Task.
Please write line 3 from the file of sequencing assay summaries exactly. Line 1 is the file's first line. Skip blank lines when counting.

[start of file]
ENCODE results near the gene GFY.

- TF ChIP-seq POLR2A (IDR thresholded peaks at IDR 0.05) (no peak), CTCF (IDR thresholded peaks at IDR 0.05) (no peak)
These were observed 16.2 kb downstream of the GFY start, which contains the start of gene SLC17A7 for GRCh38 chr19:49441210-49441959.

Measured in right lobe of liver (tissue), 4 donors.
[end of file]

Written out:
These were observed 16.2 kb downstream of the GFY start, which contains the start of gene SLC17A7 for GRCh38 chr19:49441210-49441959.